# How to show that $v_1+v_2,v_1,v_2,\dots,v_n$ are linearly independent in a $K$-vector space $(V,*,+)$?

How to show that $$v_1+v_2,v_1,v_2,\dots,v_n$$ are linearly independent in a $$K$$-vector space $$(V,*,+)$$, given that $$v_1,v_2,v_3,\dots,v_n$$ are linearly independent?

My attempt:

We know that vectors $$a_1,\dots,a_n$$ are linearly independent if $$\lambda_1 a_1 + \lambda_2 a_2 + \dots + \lambda_n a_n=0$$. But how can I show that with $$v_1+v_2,v_1,v_2,v_3,\dots,v_n$$?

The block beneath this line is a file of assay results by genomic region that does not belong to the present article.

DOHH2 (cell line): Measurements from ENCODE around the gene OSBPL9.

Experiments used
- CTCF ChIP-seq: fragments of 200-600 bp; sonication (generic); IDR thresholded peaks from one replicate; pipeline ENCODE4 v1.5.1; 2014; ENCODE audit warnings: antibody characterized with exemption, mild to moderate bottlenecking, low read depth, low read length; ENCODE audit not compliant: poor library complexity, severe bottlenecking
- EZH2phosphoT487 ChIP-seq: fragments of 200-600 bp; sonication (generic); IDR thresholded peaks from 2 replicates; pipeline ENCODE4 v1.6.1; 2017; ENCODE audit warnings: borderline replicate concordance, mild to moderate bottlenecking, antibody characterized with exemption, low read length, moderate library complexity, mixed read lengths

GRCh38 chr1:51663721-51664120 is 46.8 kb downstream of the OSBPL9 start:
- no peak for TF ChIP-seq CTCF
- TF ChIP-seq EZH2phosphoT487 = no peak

I don't have a clue how to show this. My problem is that this is so general.

• Are you trying to show that they are linearly dependent? Since $v_1 + v_2 = v_1 + v_2$, there's no way that these vectors can be linearly independent. – platty Dec 13 '18 at 0:24

let $$\lambda_1 = 1$$, let $$\lambda_2 = -1$$, let $$\lambda_3 = -1$$. For all other let $$\lambda_k = 0$$